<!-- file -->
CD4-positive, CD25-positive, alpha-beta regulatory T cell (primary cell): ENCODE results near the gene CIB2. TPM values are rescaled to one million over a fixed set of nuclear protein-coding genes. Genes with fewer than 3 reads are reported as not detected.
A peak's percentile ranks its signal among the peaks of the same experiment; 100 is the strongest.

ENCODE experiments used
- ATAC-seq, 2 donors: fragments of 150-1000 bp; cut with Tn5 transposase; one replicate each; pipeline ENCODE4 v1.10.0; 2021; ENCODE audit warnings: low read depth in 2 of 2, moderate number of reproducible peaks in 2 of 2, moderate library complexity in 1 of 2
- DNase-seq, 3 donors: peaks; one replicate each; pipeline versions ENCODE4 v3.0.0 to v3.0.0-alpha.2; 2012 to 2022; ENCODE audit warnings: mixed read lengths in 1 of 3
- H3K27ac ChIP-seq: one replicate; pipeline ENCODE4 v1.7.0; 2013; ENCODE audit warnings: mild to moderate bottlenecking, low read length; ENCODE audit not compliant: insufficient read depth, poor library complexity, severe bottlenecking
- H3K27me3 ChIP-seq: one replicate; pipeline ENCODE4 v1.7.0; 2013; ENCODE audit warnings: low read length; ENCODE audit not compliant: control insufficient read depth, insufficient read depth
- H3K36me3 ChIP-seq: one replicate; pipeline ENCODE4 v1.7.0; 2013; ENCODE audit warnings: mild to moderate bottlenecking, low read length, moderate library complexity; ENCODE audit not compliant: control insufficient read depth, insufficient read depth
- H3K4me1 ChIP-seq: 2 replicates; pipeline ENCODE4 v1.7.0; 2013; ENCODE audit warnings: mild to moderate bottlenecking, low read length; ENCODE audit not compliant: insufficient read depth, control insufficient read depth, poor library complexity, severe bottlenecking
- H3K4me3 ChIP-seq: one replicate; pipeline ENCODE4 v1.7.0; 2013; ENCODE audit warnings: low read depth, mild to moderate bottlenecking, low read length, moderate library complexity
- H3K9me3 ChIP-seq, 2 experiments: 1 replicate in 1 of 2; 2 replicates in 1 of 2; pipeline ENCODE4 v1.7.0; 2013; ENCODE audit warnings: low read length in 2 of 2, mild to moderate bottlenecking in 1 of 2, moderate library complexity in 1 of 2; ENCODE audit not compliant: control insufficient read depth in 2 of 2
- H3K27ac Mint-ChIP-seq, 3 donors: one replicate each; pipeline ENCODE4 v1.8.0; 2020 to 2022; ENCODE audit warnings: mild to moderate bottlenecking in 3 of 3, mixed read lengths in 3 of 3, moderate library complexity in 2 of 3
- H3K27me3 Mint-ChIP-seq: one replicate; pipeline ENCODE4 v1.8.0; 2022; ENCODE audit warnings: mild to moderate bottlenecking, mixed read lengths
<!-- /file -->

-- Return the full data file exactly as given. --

CD4-positive, CD25-positive, alpha-beta regulatory T cell (primary cell): ENCODE results near the gene CIB2. TPM values are rescaled to one million over a fixed set of nuclear protein-coding genes. Genes with fewer than 3 reads are reported as not detected.
A peak's percentile ranks its signal among the peaks of the same experiment; 100 is the strongest.

ENCODE experiments used
- ATAC-seq, 2 donors: fragments of 150-1000 bp; cut with Tn5 transposase; one replicate each; pipeline ENCODE4 v1.10.0; 2021; ENCODE audit warnings: low read depth in 2 of 2, moderate number of reproducible peaks in 2 of 2, moderate library complexity in 1 of 2
- DNase-seq, 3 donors: peaks; one replicate each; pipeline versions ENCODE4 v3.0.0 to v3.0.0-alpha.2; 2012 to 2022; ENCODE audit warnings: mixed read lengths in 1 of 3
- H3K27ac ChIP-seq: one replicate; pipeline ENCODE4 v1.7.0; 2013; ENCODE audit warnings: mild to moderate bottlenecking, low read length; ENCODE audit not compliant: insufficient read depth, poor library complexity, severe bottlenecking
- H3K27me3 ChIP-seq: one replicate; pipeline ENCODE4 v1.7.0; 2013; ENCODE audit warnings: low read length; ENCODE audit not compliant: control insufficient read depth, insufficient read depth
- H3K36me3 ChIP-seq: one replicate; pipeline ENCODE4 v1.7.0; 2013; ENCODE audit warnings: mild to moderate bottlenecking, low read length, moderate library complexity; ENCODE audit not compliant: control insufficient read depth, insufficient read depth
- H3K4me1 ChIP-seq: 2 replicates; pipeline ENCODE4 v1.7.0; 2013; ENCODE audit warnings: mild to moderate bottlenecking, low read length; ENCODE audit not compliant: insufficient read depth, control insufficient read depth, poor library complexity, severe bottlenecking
- H3K4me3 ChIP-seq: one replicate; pipeline ENCODE4 v1.7.0; 2013; ENCODE audit warnings: low read depth, mild to moderate bottlenecking, low read length, moderate library complexity
- H3K9me3 ChIP-seq, 2 experiments: 1 replicate in 1 of 2; 2 replicates in 1 of 2; pipeline ENCODE4 v1.7.0; 2013; ENCODE audit warnings: low read length in 2 of 2, mild to moderate bottlenecking in 1 of 2, moderate library complexity in 1 of 2; ENCODE audit not compliant: control insufficient read depth in 2 of 2
- H3K27ac Mint-ChIP-seq, 3 donors: one replicate each; pipeline ENCODE4 v1.8.0; 2020 to 2022; ENCODE audit warnings: mild to moderate bottlenecking in 3 of 3, mixed read lengths in 3 of 3, moderate library complexity in 2 of 3
- H3K27me3 Mint-ChIP-seq: one replicate; pipeline ENCODE4 v1.8.0; 2022; ENCODE audit warnings: mild to moderate bottlenecking, mixed read lengths